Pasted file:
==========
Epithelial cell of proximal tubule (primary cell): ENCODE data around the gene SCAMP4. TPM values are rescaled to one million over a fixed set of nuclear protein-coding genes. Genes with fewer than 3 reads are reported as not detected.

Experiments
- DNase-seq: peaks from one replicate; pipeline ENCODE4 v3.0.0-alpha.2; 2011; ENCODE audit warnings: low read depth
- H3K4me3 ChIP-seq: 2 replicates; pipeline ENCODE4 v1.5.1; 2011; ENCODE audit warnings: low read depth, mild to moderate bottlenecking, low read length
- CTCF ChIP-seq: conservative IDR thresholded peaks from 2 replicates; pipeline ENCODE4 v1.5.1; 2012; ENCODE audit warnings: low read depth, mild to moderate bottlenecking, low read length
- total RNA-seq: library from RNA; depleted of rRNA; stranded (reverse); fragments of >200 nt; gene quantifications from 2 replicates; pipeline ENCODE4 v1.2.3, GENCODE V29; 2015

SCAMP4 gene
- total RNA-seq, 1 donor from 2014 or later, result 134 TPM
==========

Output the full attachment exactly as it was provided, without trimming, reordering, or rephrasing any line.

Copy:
Epithelial cell of proximal tubule (primary cell): ENCODE data around the gene SCAMP4. TPM values are rescaled to one million over a fixed set of nuclear protein-coding genes. Genes with fewer than 3 reads are reported as not detected.

Experiments
- DNase-seq: peaks from one replicate; pipeline ENCODE4 v3.0.0-alpha.2; 2011; ENCODE audit warnings: low read depth
- H3K4me3 ChIP-seq: 2 replicates; pipeline ENCODE4 v1.5.1; 2011; ENCODE audit warnings: low read depth, mild to moderate bottlenecking, low read length
- CTCF ChIP-seq: conservative IDR thresholded peaks from 2 replicates; pipeline ENCODE4 v1.5.1; 2012; ENCODE audit warnings: low read depth, mild to moderate bottlenecking, low read length
- total RNA-seq: library from RNA; depleted of rRNA; stranded (reverse); fragments of >200 nt; gene quantifications from 2 replicates; pipeline ENCODE4 v1.2.3, GENCODE V29; 2015

SCAMP4 gene
- total RNA-seq, 1 donor from 2014 or later, result 134 TPM